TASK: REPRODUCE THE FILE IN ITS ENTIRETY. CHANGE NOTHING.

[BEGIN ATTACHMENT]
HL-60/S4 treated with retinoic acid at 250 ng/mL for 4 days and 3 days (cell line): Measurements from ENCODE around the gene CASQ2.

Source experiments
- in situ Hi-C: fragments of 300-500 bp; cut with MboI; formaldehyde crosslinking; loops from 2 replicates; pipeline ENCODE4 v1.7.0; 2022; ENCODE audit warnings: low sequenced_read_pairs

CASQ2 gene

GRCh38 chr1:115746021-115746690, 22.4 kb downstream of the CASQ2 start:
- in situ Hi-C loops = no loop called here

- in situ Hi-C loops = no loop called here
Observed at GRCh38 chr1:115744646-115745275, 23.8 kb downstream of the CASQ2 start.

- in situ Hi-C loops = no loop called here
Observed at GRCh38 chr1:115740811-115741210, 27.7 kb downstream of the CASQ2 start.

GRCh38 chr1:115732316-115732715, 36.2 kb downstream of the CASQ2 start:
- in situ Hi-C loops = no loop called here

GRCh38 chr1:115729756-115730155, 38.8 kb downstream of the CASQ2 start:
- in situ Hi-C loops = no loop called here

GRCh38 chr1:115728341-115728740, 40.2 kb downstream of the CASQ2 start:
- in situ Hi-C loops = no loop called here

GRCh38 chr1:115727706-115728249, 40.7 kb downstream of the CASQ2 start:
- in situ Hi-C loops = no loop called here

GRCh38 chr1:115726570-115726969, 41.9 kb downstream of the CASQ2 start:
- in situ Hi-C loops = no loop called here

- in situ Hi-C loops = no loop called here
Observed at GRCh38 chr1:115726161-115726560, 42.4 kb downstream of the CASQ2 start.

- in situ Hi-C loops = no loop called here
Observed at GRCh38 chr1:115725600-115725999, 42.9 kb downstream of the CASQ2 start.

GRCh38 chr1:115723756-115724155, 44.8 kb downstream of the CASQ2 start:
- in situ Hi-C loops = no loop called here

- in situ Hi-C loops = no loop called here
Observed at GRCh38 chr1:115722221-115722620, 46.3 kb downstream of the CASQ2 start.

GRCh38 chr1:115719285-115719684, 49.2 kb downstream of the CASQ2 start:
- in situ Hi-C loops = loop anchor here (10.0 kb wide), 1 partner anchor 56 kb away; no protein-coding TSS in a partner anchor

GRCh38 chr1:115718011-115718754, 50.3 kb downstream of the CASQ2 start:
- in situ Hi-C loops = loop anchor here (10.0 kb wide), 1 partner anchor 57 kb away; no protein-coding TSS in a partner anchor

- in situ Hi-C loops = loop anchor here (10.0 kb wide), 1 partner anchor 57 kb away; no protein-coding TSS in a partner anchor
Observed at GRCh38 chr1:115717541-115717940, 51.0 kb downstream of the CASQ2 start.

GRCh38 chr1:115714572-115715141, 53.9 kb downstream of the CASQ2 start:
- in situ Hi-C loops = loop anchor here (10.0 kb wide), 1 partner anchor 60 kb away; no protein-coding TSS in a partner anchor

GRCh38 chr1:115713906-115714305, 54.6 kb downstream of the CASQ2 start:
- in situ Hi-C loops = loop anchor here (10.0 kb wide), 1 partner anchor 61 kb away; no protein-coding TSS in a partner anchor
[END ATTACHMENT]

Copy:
HL-60/S4 treated with retinoic acid at 250 ng/mL for 4 days and 3 days (cell line): Measurements from ENCODE around the gene CASQ2.

Source experiments
- in situ Hi-C: fragments of 300-500 bp; cut with MboI; formaldehyde crosslinking; loops from 2 replicates; pipeline ENCODE4 v1.7.0; 2022; ENCODE audit warnings: low sequenced_read_pairs

CASQ2 gene

GRCh38 chr1:115746021-115746690, 22.4 kb downstream of the CASQ2 start:
- in situ Hi-C loops = no loop called here

- in situ Hi-C loops = no loop called here
Observed at GRCh38 chr1:115744646-115745275, 23.8 kb downstream of the CASQ2 start.

- in situ Hi-C loops = no loop called here
Observed at GRCh38 chr1:115740811-115741210, 27.7 kb downstream of the CASQ2 start.

GRCh38 chr1:115732316-115732715, 36.2 kb downstream of the CASQ2 start:
- in situ Hi-C loops = no loop called here

GRCh38 chr1:115729756-115730155, 38.8 kb downstream of the CASQ2 start:
- in situ Hi-C loops = no loop called here

GRCh38 chr1:115728341-115728740, 40.2 kb downstream of the CASQ2 start:
- in situ Hi-C loops = no loop called here

GRCh38 chr1:115727706-115728249, 40.7 kb downstream of the CASQ2 start:
- in situ Hi-C loops = no loop called here

GRCh38 chr1:115726570-115726969, 41.9 kb downstream of the CASQ2 start:
- in situ Hi-C loops = no loop called here

- in situ Hi-C loops = no loop called here
Observed at GRCh38 chr1:115726161-115726560, 42.4 kb downstream of the CASQ2 start.

- in situ Hi-C loops = no loop called here
Observed at GRCh38 chr1:115725600-115725999, 42.9 kb downstream of the CASQ2 start.

GRCh38 chr1:115723756-115724155, 44.8 kb downstream of the CASQ2 start:
- in situ Hi-C loops = no loop called here

- in situ Hi-C loops = no loop called here
Observed at GRCh38 chr1:115722221-115722620, 46.3 kb downstream of the CASQ2 start.

GRCh38 chr1:115719285-115719684, 49.2 kb downstream of the CASQ2 start:
- in situ Hi-C loops = loop anchor here (10.0 kb wide), 1 partner anchor 56 kb away; no protein-coding TSS in a partner anchor

GRCh38 chr1:115718011-115718754, 50.3 kb downstream of the CASQ2 start:
- in situ Hi-C loops = loop anchor here (10.0 kb wide), 1 partner anchor 57 kb away; no protein-coding TSS in a partner anchor

- in situ Hi-C loops = loop anchor here (10.0 kb wide), 1 partner anchor 57 kb away; no protein-coding TSS in a partner anchor
Observed at GRCh38 chr1:115717541-115717940, 51.0 kb downstream of the CASQ2 start.

GRCh38 chr1:115714572-115715141, 53.9 kb downstream of the CASQ2 start:
- in situ Hi-C loops = loop anchor here (10.0 kb wide), 1 partner anchor 60 kb away; no protein-coding TSS in a partner anchor

GRCh38 chr1:115713906-115714305, 54.6 kb downstream of the CASQ2 start:
- in situ Hi-C loops = loop anchor here (10.0 kb wide), 1 partner anchor 61 kb away; no protein-coding TSS in a partner anchor